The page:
By Stacy M. Brown, NNPA Newswire ContributorWhile there’s at least a perceived growing number of Democrats who say they want to replace California Rep. Nancy Pelosi as the Democratic leader in the House of Representatives, South Carolina Rep. Jim Clyburn has emerged as a favorite among his peers to become the first African American to hold that position.In an exclusive interview with the NNPA Newswire, the 25-year congressman said that, while he’s ready for the challenge, Democrats currently have much bigger fish to fry.Rep. Jim Clyburn (D-S.C.) says that President Trump has a deep-seated hatred for people of color that manifests itself every day. (Wikimedia Commons)“The first order of business is to win the [midterm] elections on November 6,” Clyburn said. “That’s what I’ve been concentrating on.”Clyburn and Congressional Black Caucus Chair Cedric Richmond each told the NNPA Newswire that they’ve identified 37 districts across the country they believe can be won by Democrats this year, which would wrest control of the House from Republicans.“We feel, with the right kind of effort, we can win,” Clyburn said.Clyburn listed three keys to success this November.The first key, Clyburn said, is to prioritize the Black vote; Democrats can’t afford to take the African American vote for granted.Secondly, the Democrats shouldn’t rely on an anti-President Donald Trump wave to get out the vote. Finally, Clyburn said that candidates must advertise in the Black Press, if they want to win in November.“We are also talking about districts where Barack Obama won twice and where Hillary Clinton also won, but these voters don’t turn out for the so-called ‘off-year elections,’” Clyburn said. “We can’t let these voters feel like we’re taking them for granted.”Clyburn, 78, said he was recently taken aback by one candidate, who said that he could win the Black vote by running on an anti-Trump platform.“Wait one second,” Clyburn said that he told the individual. “We can’t just go around being ‘Republican-light.’ We have to be out there putting forth an alternative message, for our base, and we have to reach out to Black voters and let them know we’re not taking them or any of our base for granted.”To that end, Clyburn said advertising campaigns must largely include the Black Press.“It’s very, very important…Chairman Richmond and I have had candidates in and we’ve been telling them that one of the best ways to demonstrate that you’re not taking the Black vote for granted is to advertise in the Black Press,” Clyburn said.The National Newspaper Publishers Association (NNPA) is the oldest and largest trade group representing the Black Press, comprised of more than 200 Black-owned newspapers operating in the United States.“I’ve been in [the Black Press]. My daughter and I ran a newspaper down South, so I know that candidates tend to take Black media for granted,” Clyburn said. “They tend to judge Black media the same way they do other media and you just can’t do that, because the business model is totally different.”Each Sunday after attending Morris Brown A.M.E. Church in Charleston, S.C., Clyburn said he and other churchgoers habitually pick up the local Black-owned newspaper.“People tend to pay attention to the headlines, the stories and the ads in the Black Press so it’s vitally important that candidates know this,” Clyburn said.A former history teacher, Clyburn said Trump’s obsession with dismantling Obama’s legacy is reminiscent of tactics employed by Andrew Johnson to demean his predecessor, Abraham Lincoln.Johnson, who was impeached by the House, had a vision of America as a White man’s government, according to historians.“If you remember, it’s the same kind of reaction Johnson had to Lincoln and I remember sitting alone once in the Oval Office with Obama and I told him that this would be the kind of reaction he could expect,” Clyburn said.“[Obama] was never going to get the kind of respect for his presidency that was shown to presidents before him,” Clyburn said. “The narrative that exists in this country is that there are certain things that Black folks are not supposed to do and one of those things is becoming the president of the United States and [President Trump] and his administration, feel they have to do whatever they can to wipe out any semblance that Barack Obama was ever president of the United States.”Clyburn continued: “[Trump] has a deep-seated hatred for people of color and it manifests itself every day.”Though he doesn’t support or agree politically with former Trump aide Omarosa Manigault Newman, Clyburn said he was deeply troubled when Trump referred to her as a “low life” and a “dog.”“I’m the father of three daughters and I’m deeply insulted by the president of the United States referring to an African American women the way he referred to her,” he said. “Politics aside, I’m insulted that the president of the United States would denigrate the office in this way.”Clyburn continued: “The president asked an important question when he was running, ‘What do we have to lose?’ Well, we have lost dignity and the respect of the presidency, because of his coarseness in the office. When you lose respect, you’ve lost about everything there is to lose.”While he still supports Pelosi, Clyburn said that if the Democrats take back the House, he’s up for the job as speaker.“I have always supported her, but I have always remembered a sermon I heard my father give a number of times,” Clyburn said. “That sermon stayed with me and he said, ‘keep your lamps trimmed and burning to be ready when the bridegroom comes.’ My point is, I’ve never forgotten that sermon so I keep my lamp burning so I’m ready.”Stacy Brown is an NNPA Newswire Contributor and co-author of “Michael Jackson: The Man Behind the Mask: An Insider’s Story of the King of Pop.” This article was originally published on BlackPressUSA.com.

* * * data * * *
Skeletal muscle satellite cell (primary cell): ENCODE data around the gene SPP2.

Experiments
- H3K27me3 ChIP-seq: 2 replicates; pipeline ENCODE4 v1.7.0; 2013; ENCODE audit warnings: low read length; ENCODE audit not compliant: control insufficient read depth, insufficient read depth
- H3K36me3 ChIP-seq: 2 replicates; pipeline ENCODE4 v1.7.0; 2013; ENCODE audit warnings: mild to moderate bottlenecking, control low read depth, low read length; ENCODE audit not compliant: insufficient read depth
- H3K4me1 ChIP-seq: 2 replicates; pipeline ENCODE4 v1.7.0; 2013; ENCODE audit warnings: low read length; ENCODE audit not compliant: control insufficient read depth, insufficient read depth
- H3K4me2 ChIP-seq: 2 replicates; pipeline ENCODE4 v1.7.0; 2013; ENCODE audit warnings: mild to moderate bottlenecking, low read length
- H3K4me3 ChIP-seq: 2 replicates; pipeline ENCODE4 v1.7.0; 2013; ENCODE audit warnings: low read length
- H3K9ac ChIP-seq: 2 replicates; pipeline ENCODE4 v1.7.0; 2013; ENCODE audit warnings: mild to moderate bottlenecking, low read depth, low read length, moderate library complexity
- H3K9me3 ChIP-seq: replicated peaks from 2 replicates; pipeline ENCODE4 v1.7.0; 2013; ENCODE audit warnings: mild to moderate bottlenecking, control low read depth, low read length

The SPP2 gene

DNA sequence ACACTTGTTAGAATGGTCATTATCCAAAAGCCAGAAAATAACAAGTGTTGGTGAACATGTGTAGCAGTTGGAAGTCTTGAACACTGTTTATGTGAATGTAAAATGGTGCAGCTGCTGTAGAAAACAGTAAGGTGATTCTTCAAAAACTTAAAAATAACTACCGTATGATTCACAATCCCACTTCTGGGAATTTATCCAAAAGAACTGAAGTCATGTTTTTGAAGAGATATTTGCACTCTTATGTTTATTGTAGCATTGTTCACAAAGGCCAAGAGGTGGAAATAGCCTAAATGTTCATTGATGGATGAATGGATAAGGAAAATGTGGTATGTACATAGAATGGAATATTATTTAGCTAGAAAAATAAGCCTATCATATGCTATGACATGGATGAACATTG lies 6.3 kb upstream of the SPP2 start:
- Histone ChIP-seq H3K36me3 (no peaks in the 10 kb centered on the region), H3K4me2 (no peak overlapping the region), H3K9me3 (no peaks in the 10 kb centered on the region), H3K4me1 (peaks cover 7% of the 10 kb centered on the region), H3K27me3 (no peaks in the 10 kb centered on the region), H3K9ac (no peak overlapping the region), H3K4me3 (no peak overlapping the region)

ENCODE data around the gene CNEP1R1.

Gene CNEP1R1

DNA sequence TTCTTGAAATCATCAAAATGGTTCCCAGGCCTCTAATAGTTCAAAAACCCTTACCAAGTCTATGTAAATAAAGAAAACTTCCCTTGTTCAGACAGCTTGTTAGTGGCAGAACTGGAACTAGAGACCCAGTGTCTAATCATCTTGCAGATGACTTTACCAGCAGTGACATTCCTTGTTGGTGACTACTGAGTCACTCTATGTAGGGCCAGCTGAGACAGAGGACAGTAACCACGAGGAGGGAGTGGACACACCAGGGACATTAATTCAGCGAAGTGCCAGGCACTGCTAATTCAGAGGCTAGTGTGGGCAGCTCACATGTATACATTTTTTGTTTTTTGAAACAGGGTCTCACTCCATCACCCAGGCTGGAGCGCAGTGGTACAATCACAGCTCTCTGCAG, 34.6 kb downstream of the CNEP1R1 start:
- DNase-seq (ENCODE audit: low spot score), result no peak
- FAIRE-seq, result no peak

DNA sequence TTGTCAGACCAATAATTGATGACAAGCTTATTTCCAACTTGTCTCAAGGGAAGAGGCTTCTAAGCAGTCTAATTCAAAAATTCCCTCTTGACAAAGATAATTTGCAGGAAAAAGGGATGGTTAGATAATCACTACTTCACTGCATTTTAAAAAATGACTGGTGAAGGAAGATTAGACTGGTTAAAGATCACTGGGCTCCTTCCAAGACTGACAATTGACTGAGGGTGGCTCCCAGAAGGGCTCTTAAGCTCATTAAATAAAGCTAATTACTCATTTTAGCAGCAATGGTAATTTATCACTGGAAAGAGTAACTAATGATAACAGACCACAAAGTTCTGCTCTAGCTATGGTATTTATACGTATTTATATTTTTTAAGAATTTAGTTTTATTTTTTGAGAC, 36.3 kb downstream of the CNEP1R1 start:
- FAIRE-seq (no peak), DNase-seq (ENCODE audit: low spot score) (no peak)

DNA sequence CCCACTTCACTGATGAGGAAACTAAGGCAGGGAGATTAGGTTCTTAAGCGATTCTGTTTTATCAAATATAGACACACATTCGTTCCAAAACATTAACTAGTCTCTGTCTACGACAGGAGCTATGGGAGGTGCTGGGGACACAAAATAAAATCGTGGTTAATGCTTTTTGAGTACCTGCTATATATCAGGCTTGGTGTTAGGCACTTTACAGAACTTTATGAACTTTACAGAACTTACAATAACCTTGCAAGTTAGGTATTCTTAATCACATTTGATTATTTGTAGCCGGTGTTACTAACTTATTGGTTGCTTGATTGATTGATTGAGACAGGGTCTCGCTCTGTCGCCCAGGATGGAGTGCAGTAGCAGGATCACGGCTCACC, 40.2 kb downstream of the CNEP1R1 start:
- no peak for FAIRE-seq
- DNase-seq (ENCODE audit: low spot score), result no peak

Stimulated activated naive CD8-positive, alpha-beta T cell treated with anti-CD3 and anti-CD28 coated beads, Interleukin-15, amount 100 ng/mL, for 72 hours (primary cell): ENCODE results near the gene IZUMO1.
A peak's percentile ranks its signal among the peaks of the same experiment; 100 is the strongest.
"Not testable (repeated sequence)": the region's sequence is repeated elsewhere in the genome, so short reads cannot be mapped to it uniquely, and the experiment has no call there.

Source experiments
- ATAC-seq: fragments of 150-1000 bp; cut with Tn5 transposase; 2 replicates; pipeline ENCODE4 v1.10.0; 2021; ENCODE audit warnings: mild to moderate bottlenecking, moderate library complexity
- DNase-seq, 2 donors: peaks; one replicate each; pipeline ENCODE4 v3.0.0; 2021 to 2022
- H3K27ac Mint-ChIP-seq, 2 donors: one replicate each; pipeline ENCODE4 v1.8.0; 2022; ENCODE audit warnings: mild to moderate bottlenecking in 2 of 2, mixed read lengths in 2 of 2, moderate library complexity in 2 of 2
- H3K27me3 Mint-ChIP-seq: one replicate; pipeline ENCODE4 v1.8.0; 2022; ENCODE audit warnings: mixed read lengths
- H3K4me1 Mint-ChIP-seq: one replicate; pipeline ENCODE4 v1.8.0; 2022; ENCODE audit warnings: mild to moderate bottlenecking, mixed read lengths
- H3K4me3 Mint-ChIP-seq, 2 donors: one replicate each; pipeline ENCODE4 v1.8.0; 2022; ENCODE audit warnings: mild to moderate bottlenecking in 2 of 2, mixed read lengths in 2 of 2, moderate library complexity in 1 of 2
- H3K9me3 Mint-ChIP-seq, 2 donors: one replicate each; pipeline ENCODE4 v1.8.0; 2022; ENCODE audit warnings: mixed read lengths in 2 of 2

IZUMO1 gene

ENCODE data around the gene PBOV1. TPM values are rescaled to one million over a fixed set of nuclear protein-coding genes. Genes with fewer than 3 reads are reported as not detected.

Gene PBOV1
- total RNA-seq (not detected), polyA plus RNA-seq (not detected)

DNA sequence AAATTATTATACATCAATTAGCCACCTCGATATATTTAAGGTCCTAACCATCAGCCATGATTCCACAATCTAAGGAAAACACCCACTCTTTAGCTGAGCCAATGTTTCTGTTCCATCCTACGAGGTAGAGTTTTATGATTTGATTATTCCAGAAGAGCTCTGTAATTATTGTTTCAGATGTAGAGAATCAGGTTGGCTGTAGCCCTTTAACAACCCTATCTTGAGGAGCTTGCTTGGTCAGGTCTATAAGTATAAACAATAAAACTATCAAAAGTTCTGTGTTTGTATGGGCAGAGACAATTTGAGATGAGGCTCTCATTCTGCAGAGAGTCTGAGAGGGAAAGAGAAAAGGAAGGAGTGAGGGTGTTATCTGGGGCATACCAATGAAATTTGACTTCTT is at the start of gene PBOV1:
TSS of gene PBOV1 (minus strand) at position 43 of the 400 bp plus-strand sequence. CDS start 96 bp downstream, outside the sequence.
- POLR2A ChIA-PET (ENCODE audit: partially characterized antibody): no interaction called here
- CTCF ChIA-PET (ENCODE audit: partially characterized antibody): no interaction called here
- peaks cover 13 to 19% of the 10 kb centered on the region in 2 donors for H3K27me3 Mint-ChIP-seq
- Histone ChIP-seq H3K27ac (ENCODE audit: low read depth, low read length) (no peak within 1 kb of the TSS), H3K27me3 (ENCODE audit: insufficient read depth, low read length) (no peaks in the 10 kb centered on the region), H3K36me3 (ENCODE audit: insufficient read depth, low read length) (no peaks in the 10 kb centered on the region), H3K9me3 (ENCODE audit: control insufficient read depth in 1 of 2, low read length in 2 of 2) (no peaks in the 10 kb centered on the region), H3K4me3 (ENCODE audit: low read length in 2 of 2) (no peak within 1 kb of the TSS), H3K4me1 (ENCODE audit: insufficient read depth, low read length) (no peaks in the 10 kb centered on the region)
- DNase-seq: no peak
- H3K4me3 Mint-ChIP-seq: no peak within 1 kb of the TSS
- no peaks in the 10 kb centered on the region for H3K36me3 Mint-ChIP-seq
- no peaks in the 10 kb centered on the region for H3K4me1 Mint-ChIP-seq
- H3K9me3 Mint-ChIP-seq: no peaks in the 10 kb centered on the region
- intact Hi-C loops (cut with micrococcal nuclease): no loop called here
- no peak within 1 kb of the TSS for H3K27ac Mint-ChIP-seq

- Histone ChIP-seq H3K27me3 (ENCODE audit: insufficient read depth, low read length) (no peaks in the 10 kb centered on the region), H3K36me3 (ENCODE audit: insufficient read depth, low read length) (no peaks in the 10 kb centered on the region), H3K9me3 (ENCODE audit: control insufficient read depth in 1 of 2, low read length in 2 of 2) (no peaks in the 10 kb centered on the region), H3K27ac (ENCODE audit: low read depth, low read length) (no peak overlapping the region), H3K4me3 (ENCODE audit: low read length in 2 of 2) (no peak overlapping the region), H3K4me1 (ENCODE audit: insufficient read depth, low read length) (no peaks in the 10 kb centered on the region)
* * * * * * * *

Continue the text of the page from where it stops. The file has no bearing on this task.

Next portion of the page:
Enroll Now for Free 2 min read Target acknowledged early this morning that it is investigating a security breach that may have compromised over 40 million credit and debit cards used by customers shopping at the discount retail chain from November 27 to December 15, a period that included Black Friday.This wasn’t your run-of-the mill hack. The thieves targeted physical store locations (online was not affected) on a national scope. The hackers were able to access credit and debit-card data found on the magnetic strips by comprising approximately 40,000 card devices at store registers, the Wall Street Journal reportedWho carried out the hack remains unclear. Stolen data included customer names, credit, debit and Target store brand card numbers, expiration dates and CVV codes.”You should remain vigilant for incidents of fraud and identity theft by regularly reviewing your account statements and monitoring free credit reports,” the company said in a letter to its customers.Related: How to Avoid Getting Hacked (Infographic)This is far from the first major retailer breaches. Back in 2007, TJX — the company behind T.J. Maxx and Marshalls – acknowledged its systems had been compromised when hackers used the store’s wireless networks to access information connected to payment card, check and return transactions at TJX locations nationwide. Data from over 45 million credit and debit cards was stolen.And in July, credit card numbers from over 160 accounts were stolen from companies including J.C. Penny and 7-Eleven.But the timing of this particular attack was, unfortunately, impeccable. Black Friday is America’s biggest shopping weekend of the year, when store traffic is at its highest.At least Target doesn’t have to sit alone with its “hacked” status. Yesterday, news broke that hackers had breached the Washington Post’s servers (for the third time this year), making off with employee usernames and passwords.Related: New York Times Hacked: 3 Tips for Avoiding Email Scams Free Workshop | August 28: Get Better Engagement and Build Trust With Customers Now December 19, 2013 This hands-on workshop will give you the tools to authentically connect with an increasingly skeptical online audience. Opinions expressed by Entrepreneur contributors are their own.